I was reminded this week that I once successfully employed the Def Leppard Method of Babysitting when my oldest daughter was an infant.
That’s because I had the chance to interview and meet Rick Allen, who has been the drummer for Def Leppard since the late 1970s. Allen was appearing at Wentworth Gallery in King of Prussia, PA, along with his art exhibit “Rick Allen: Angels and Icons” in conjunction with a Def Leppard concert the following evening in nearby Allentown, PA. Wentworth Gallery curator Tom Curley, a dear friend with whom I have worked many times on stories, invited me to do a piece on Rick’s appearance and come out to the gallery and meet the rock star.
Talking to Rick took me back to 1988 when I became a father for the first time. In those days, we were a young family that needed to have two working parents with opposite schedules. When one of us was working, the other would care for the baby. I liked the arrangement because it allowed me to spend quality time with my daughter and it saved us the cost of daycare, which we couldn’t afford anyway.
In those early days, the baby was nursing. But that created a problem for ol’ Dad when Mom was at work: I did not have the proper equipment for the task at hand. This did not make the young lady happy, and as a result, she spent a good deal of our time together giving me seven kinds of what for.
I’m not exaggerating. She was like a baseball manager who was upset with an umpire’s call and she was determined to get in my face and take a chunk out of my hide, even though there was little I could do to change the situation. I’d try to feed her with the milk her mother had left, I’d make sure she was changed, I’d rock her in the chair, walk her outside, snuggle with her, make funny faces. Nothing seemed to help.
It wasn’t a situation that could be fixed with the usual Dad tools: duct tape and WD40. And faced with seemingly unsolvable challenges, Dads are sometimes forced to improvise.
At that time, in the late 1980s, MTV and VH1 would play music videos all the time on TV. I usually had one of the channels on to listen to the music and watch the videos, something to help drown out the noise from the constant chewing out I was getting from one peeved little lady who wanted to nurse and couldn’t. I thought maybe the music might help sooth the situation.
But it didn’t. At least it didn’t until one day when the video for “Pour Some Sugar on Me” by Def Leppard was played. The song, released as a single off the band’s 1987 album “Hysteria,” reached No. 2 on the Billboard Hot 100 charts in July 1988, right around the time my daughter was six months old and had perfected her Earl Weaver imitation.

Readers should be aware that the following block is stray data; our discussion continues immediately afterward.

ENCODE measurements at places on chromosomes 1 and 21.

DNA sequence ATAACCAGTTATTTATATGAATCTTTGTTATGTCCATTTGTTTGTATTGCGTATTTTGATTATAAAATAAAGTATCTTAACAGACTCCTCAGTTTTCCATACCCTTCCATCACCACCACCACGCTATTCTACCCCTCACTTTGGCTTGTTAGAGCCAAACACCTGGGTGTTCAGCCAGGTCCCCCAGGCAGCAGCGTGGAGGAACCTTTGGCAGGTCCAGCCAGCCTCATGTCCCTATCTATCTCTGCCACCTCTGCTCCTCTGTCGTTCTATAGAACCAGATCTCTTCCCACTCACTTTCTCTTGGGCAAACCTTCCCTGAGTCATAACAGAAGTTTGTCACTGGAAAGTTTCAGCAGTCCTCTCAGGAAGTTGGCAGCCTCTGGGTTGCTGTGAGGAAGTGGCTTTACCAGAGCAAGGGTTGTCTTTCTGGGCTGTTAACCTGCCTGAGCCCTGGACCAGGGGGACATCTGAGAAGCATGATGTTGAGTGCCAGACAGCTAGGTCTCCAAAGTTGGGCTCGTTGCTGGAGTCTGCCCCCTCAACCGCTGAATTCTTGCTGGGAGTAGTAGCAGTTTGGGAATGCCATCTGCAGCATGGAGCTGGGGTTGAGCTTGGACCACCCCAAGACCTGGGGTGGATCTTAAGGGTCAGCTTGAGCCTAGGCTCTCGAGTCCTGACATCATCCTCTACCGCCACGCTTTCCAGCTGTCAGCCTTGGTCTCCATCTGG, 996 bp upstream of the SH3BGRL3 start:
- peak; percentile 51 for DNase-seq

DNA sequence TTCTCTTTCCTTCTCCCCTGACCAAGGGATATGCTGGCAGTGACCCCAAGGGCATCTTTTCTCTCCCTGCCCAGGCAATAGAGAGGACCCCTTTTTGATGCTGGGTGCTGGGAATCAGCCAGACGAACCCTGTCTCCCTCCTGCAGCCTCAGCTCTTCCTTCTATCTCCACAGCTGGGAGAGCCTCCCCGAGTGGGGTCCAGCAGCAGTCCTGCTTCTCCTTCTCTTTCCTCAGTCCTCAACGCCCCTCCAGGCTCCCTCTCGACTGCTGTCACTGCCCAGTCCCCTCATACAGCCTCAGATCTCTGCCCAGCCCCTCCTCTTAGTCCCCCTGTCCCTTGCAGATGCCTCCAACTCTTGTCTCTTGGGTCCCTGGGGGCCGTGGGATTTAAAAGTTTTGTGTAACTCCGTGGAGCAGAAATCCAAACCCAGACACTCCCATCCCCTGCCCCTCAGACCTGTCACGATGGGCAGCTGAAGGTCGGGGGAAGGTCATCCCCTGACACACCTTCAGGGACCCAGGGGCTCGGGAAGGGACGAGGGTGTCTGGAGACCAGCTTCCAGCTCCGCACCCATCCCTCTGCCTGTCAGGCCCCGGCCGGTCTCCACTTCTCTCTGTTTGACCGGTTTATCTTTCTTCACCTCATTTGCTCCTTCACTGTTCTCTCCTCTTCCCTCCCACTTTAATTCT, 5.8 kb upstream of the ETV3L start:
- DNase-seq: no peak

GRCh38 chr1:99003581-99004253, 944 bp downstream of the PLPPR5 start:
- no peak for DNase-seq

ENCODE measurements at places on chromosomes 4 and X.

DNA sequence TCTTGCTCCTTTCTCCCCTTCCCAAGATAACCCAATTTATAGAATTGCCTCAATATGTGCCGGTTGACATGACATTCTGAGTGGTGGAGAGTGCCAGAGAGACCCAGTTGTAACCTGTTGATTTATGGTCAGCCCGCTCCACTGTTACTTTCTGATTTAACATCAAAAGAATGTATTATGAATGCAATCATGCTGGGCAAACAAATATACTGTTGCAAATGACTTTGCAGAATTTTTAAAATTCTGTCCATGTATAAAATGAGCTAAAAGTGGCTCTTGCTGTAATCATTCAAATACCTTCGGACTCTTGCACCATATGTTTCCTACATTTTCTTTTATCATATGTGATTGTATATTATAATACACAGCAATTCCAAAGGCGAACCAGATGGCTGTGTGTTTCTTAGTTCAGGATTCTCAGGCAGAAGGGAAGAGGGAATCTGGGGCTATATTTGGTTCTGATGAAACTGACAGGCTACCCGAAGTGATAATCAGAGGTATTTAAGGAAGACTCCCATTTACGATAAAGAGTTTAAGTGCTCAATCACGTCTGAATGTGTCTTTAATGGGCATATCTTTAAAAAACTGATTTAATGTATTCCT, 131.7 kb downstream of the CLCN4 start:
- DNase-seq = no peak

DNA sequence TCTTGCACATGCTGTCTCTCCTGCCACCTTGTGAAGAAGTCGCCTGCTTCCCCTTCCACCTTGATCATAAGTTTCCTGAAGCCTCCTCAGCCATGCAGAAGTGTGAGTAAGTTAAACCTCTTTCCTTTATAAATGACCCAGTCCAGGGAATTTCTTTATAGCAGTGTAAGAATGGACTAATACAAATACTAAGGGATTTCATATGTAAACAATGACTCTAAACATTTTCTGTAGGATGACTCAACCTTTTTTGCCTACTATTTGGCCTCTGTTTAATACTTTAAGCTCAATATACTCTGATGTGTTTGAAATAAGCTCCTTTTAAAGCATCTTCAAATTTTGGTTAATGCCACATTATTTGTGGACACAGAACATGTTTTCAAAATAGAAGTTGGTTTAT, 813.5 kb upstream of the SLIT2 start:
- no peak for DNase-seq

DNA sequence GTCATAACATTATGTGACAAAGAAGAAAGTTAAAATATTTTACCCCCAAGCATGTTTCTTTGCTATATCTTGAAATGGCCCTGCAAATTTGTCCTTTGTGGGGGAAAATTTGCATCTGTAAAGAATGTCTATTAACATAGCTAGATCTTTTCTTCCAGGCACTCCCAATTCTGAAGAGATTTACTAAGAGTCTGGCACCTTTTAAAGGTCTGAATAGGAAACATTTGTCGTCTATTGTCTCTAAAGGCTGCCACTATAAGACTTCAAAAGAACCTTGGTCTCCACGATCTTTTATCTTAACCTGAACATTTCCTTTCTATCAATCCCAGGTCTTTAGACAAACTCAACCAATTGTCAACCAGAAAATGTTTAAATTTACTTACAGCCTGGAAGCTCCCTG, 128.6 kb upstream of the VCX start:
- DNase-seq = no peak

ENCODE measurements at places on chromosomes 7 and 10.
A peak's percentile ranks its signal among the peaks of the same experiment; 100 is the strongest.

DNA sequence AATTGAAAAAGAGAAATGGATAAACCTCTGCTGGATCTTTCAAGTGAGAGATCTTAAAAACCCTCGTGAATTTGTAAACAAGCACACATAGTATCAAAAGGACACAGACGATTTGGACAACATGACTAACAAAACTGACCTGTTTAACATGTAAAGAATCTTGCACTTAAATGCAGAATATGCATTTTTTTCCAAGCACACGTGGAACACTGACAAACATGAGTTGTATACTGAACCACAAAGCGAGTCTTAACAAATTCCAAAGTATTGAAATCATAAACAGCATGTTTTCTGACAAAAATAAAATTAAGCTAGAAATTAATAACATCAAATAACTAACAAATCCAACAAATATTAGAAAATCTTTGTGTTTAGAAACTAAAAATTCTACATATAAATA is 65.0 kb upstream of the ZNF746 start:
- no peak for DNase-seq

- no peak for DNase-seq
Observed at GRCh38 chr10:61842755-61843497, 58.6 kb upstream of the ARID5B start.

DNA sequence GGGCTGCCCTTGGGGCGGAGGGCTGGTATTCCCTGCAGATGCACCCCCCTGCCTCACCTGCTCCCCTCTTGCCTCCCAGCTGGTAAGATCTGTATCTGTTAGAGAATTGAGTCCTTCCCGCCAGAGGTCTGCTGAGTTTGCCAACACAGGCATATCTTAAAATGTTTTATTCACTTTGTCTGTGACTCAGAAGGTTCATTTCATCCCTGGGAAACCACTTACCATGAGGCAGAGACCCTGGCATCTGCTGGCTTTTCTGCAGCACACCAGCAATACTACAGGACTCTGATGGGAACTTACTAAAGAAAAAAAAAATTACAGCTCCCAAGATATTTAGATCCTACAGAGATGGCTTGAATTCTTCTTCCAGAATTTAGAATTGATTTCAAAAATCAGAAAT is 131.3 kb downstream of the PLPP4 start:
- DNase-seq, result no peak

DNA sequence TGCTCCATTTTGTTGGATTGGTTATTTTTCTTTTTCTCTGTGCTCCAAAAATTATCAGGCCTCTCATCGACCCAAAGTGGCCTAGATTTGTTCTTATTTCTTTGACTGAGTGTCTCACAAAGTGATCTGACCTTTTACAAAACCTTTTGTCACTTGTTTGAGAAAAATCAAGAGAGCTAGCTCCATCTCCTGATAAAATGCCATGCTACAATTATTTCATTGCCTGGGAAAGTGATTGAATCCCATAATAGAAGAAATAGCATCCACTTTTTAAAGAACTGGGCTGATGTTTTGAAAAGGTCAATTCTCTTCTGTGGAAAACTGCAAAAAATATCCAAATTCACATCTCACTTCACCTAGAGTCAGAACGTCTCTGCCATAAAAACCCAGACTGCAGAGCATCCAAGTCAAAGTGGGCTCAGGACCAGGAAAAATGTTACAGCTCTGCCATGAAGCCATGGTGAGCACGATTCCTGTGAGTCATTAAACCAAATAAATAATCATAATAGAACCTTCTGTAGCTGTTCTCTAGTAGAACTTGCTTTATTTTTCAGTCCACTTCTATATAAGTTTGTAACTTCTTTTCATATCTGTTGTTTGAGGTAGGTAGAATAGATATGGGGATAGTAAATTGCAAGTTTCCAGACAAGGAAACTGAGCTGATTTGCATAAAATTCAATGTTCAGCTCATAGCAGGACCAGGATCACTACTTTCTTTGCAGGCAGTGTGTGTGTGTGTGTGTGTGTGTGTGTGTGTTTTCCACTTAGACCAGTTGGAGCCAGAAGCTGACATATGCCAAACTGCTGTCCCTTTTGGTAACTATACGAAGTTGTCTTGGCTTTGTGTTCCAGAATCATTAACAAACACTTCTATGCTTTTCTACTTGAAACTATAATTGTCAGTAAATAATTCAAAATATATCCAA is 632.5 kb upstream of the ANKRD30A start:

Fortunately for me, the song and video were popular and were played regularly on both VH1 and MTV. But it took a couple of times for me to notice that whenever the video was played, my daughter would stop crying and stare at the television. All it took was a little “Hysteria” to help solve her hysteria. Go figure.
Naturally, that gave me an idea. The technology in the late 1980s was such that I could have a blank tape in the VCR, set and ready to record “Pour Some Sugar on Me” the next time it was played.
And it worked like a charm. Once I had the video recorded, all I had to do was sit my daughter in her bouncy chair in front of the TV and hit the play button. The only problem was that there seemed to be no other song that would pacify her. I experimented with different artists and different songs but it was only Def Leppard and “Pour Some Sugar on Me” that did the trick. All I had to do was constantly hit rewind all day long, a small price to pay for some moments of peace.
She couldn’t talk and tell me what she was thinking then, but I did sense from the way she looked at me after the discovery that it was something like, “OK, man. You let me watch rock and roll videos when Mom isn’t here. Maybe you’re not such a pain in the ass after all. I will allow you to continue to be my Dad in relative peace.”
That was 27 years ago. I was able to share that story with Rick when we talked this week and I thanked him for helping me babysit in 1988. Fortunately, he did not ask for any compensation from me for his contributions to the effort.
My daughter and I are still Def Leppard fans. But we don’t rock out when we hear “Pour Some Sugar on Me” today. We listen. Quietly. And we are reminded of the time when father and daughter came to an understanding all those years ago, courtesy of some rock legends.